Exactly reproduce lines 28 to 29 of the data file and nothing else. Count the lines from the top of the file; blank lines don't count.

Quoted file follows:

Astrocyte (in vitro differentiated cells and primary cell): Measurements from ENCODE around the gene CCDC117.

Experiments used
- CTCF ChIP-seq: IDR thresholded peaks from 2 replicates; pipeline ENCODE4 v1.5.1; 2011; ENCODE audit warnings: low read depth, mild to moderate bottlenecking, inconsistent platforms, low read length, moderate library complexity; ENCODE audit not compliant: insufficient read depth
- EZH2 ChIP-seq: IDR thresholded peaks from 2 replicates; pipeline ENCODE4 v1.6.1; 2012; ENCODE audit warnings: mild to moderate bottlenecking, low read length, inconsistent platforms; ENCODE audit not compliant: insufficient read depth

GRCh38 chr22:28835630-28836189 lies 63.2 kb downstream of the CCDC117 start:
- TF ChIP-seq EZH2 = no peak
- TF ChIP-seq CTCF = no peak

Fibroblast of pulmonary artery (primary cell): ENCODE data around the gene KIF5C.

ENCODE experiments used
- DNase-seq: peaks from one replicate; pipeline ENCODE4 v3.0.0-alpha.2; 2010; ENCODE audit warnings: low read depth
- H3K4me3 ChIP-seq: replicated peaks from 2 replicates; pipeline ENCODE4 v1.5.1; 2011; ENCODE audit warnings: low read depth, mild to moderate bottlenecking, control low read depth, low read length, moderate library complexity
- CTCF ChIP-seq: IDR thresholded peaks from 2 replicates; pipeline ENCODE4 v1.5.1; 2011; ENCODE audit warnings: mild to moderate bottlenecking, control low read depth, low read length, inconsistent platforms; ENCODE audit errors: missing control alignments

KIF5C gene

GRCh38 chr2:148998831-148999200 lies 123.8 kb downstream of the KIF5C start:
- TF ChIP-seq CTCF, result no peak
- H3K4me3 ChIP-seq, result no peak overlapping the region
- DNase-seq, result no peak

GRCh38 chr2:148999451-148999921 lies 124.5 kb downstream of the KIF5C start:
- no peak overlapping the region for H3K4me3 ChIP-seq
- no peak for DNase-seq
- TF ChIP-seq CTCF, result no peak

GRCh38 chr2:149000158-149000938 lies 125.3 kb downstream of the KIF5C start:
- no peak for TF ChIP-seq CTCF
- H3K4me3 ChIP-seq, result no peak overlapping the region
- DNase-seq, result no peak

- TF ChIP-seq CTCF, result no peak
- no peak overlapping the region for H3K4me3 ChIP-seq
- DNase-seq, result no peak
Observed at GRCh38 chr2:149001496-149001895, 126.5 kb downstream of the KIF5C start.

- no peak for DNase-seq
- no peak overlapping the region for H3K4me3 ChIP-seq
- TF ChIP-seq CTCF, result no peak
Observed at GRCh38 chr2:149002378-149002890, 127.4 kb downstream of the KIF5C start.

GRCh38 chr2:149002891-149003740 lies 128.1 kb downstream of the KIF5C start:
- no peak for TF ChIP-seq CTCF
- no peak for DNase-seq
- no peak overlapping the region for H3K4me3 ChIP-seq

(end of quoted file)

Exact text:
- DNase-seq, result no peak
Observed at GRCh38 chr2:149001496-149001895, 126.5 kb downstream of the KIF5C start.